How Do The Iowa Caucuses Work Anyway?

Politico’s Zachary Abrahamson has a good article up today explaining just how the Iowa Caucuses work.

As a preliminary matter, participation is technically limited to registered Republicans but that isn’t really much of a bar:

Only registered Republicans may participate, but voters can register at the caucus entrance with photo identification that proves Iowa residency and age. That opens the door to cross-over participation. In 2008, for example, independents comprised 13 percent of Republicans at party caucuses and 20 percent of Democrats.

“We’re expecting quite a few people who are either independents or more moderate Democrats to switch sides, at least for the night, and caucus with us,” Story County Republican Chairman Cory Adams said.

Rick Halvorsen, Warren County’s Republican chairman, expects “up to 10 percent” of each precinct’s attendees to be filling out registration forms on the night of the caucus. Iowa’s county auditors provide county parties voter lists updated through mid-November, “so if [caucusgoers] have registered at the county auditor’s office since that time, they won’t be on our sheet,” Halvorsen said.

As for how the process works, it’s worth noting that the Republican process is quite different from the Democratic Party’s process, and usually takes much less time:

Before the vote itself, state party rules allow each campaign one “surrogate or volunteer” who may speak on behalf of the candidate for a few minutes before balloting begins.

Following simpler rules than Democrats, Republican caucusgoers each cast a single ballot for their preferred presidential candidate. At the close of balloting, a caucus official phones the tallies in to the state party. Results recorded report the percentage of ballots won by each candidate.

Republicans don’t have a viability threshold — a Democratic tradition where a candidate’s supporters must choose another campaign unless their preferred candidate has support from at least 15 percent of caucusgoers — which means a GOP caucus has just one round of balloting and no realignment toward second or third choices.

A Republican presidential preference poll could take just 30 minutes, after which Adams said “close to half” of caucus participants may leave, skipping the delegate selection that takes place in the event’s latter half.

The difference between the Republican and Democratic Party procedures are important for candidates like Perry, Bachmann, and Santorum because the lack of a viability threshold means that their supporters won’t have the same chance to lobby supporters of other candidates that Democratic caucus-goers do. It’s one and done for all the candidates, which makes the final push to Caucus Night all the more important.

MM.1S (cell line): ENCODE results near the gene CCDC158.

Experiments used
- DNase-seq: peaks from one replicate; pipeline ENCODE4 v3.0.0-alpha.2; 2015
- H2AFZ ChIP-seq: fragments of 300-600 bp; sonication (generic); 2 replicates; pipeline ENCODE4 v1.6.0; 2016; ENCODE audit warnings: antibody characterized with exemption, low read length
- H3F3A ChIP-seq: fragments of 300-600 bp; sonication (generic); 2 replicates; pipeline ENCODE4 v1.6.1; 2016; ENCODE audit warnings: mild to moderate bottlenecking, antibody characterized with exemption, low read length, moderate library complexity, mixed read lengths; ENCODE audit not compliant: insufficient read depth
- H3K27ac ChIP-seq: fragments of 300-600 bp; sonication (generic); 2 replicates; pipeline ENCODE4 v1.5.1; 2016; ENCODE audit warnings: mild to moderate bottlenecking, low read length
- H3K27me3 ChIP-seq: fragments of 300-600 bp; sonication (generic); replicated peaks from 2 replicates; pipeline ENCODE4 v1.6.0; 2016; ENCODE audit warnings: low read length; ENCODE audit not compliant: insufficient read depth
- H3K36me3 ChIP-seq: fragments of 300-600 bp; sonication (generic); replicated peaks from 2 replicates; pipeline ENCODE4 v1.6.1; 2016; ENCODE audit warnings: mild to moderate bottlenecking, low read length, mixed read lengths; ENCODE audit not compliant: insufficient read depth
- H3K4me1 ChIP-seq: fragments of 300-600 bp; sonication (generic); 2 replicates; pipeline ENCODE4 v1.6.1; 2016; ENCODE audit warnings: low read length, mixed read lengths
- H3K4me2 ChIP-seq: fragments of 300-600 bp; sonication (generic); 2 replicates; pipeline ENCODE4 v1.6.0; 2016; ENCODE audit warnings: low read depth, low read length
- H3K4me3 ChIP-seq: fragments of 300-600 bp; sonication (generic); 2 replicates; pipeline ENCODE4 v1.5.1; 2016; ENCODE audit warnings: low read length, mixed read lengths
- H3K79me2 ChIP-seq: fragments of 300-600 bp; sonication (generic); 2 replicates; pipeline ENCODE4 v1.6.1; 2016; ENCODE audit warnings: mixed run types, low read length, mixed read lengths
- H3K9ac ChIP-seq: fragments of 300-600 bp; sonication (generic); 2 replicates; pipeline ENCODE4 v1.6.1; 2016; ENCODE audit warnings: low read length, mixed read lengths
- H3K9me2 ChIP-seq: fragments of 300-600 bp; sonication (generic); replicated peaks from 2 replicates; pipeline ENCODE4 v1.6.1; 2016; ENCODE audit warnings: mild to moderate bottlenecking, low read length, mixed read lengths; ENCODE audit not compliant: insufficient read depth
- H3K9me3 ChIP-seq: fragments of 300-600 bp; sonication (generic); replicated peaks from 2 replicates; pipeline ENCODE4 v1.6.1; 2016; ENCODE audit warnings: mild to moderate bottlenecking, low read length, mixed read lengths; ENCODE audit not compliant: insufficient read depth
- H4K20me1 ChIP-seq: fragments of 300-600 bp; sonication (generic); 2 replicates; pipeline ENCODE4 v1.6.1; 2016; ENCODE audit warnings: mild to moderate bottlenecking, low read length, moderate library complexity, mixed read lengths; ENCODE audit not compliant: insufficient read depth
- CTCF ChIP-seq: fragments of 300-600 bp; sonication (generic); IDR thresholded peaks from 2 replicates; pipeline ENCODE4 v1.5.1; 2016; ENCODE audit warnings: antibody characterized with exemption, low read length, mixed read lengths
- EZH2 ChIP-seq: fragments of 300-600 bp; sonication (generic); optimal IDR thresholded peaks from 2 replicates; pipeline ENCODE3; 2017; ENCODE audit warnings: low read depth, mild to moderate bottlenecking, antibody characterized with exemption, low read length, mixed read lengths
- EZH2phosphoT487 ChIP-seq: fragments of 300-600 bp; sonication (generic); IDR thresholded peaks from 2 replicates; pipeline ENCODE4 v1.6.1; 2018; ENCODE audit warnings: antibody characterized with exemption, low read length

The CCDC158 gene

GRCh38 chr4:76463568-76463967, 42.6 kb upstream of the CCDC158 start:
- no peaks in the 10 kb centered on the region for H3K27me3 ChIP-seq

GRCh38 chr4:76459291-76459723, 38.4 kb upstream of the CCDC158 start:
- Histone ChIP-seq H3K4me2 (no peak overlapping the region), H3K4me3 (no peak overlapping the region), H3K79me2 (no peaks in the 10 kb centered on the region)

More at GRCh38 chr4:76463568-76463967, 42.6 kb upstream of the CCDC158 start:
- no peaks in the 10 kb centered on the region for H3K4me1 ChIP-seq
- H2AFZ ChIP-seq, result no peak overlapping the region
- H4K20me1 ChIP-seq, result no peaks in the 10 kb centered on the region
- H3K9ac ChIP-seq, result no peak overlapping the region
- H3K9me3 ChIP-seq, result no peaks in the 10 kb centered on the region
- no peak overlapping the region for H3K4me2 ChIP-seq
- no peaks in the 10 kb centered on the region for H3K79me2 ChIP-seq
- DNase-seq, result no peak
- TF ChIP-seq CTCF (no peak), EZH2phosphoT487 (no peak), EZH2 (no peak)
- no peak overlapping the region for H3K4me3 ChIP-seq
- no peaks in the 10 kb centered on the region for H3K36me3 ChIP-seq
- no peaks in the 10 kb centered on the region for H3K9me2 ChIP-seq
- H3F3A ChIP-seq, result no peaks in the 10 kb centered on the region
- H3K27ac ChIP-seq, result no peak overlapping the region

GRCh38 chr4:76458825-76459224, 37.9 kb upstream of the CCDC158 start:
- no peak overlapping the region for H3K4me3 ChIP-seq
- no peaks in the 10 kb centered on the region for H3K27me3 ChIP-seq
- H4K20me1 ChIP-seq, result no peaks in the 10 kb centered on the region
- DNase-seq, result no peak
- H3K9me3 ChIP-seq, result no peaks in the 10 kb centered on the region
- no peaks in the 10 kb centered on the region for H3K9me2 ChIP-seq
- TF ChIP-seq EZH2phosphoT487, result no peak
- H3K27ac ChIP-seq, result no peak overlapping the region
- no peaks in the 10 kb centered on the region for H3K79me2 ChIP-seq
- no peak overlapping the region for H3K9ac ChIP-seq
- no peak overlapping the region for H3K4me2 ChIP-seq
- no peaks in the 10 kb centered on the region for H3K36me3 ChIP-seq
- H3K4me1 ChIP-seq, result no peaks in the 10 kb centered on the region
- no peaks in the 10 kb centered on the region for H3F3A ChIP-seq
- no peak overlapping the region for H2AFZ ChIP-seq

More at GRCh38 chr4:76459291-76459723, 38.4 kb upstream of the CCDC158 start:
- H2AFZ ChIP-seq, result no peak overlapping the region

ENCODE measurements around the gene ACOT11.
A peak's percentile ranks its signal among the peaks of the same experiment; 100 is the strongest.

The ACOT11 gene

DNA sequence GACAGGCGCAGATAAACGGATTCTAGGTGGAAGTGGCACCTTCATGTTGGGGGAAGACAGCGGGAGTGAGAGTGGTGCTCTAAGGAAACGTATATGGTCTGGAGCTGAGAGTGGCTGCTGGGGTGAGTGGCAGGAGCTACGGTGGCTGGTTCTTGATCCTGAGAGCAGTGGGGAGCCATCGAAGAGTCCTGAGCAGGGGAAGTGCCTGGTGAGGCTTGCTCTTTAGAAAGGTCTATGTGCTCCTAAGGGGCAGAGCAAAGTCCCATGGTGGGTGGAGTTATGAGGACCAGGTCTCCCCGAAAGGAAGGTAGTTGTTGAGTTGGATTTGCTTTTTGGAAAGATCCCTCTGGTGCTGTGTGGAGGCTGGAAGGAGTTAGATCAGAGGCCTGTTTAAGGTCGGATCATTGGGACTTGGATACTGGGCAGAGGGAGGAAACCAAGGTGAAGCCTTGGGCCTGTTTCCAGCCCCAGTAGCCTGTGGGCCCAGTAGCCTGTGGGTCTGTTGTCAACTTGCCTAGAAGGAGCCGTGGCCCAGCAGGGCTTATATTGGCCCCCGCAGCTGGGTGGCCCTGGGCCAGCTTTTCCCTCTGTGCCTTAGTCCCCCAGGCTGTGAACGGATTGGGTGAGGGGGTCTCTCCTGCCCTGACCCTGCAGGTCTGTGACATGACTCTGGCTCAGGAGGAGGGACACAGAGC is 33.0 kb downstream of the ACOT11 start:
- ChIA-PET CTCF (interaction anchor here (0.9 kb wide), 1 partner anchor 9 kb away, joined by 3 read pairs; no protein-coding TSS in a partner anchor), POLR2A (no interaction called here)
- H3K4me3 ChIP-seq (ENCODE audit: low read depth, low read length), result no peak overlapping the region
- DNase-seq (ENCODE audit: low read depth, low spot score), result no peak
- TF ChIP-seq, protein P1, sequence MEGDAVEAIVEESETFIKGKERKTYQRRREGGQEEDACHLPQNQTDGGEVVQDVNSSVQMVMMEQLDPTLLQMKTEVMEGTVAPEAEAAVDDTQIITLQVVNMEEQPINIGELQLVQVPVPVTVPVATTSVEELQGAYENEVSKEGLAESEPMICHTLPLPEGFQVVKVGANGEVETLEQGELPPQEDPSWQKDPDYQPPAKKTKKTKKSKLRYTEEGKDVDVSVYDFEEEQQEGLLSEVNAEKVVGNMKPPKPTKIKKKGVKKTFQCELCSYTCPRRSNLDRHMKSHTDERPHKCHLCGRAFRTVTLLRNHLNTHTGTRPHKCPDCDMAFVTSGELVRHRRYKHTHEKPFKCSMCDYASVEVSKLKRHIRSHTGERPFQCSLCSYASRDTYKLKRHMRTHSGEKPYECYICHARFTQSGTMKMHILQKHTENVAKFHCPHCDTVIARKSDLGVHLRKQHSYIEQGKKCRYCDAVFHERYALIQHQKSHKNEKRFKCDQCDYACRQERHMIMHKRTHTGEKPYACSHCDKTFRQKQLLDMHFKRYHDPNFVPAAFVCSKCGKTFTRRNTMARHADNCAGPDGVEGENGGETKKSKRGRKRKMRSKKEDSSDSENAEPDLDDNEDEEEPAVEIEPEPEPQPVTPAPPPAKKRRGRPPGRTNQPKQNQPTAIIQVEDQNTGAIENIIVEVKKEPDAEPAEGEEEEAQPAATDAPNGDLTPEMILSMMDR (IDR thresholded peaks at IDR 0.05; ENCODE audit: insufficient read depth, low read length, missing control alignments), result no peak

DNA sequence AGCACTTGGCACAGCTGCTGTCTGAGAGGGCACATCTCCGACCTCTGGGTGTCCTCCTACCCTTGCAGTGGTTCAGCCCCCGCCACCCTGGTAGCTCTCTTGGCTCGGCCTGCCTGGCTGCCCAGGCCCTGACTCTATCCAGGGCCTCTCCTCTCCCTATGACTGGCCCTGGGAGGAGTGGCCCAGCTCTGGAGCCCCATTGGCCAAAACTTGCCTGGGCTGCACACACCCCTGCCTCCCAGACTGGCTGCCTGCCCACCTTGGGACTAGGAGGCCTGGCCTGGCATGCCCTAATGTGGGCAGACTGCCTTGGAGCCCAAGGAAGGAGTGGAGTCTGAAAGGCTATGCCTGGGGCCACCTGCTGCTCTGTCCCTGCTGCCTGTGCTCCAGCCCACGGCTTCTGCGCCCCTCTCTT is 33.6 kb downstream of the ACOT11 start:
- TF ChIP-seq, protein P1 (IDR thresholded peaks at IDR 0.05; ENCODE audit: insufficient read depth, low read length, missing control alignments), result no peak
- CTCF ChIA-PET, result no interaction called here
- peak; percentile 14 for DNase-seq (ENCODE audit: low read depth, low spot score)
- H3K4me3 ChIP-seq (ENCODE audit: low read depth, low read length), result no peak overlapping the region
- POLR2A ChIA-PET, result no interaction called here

FILED UNDER: Campaign 2012, US Politics, , , ,
Doug Mataconis
About Doug Mataconis
Doug Mataconis held a B.A. in Political Science from Rutgers University and J.D. from George Mason University School of Law. He joined the staff of OTB in May 2010 and contributed a staggering 16,483 posts before his retirement in January 2020. He passed far too young in July 2021.


  1. Dave Schuler says:

    That comports pretty well with what my Iowa friends and relatives have told me. They’re caucuses not elections and the tone and structure of the two parties’ proceedings are different. Based on what I’m told if you come in a few minutes late to a Republican caucus you can miss it while the Democratic caucuses are frequently boisterous and chaotic and may go on for a considerable period of time.

  2. John Peabody says:

    Just a comment on the photo- the peaceful map of Iowa, placidly showing the rivers, without the railways, highways, or interstates…it’s quite nice. Similar maps of places like New Jersey, California, or Texas, would be a change of pace.

  3. Would anyone recognize a map of California or New Jersey without the highways, though?

  4. de stijl says:

    How Do The Iowa Caucuses Work Anyway?

    Like effing magnets ; – )

  5. @de stijl:

    I always thought it was a series of Tubes 😀

  6. John Peabody says:

    Doug- good point on not recognizing California or New Jersey. I’m outed as a map-lover. A heckuva a lot pf people do not even know that there are rivers in New Jersey, let alone that [yes, epochs ago] they were the core of the transportation system.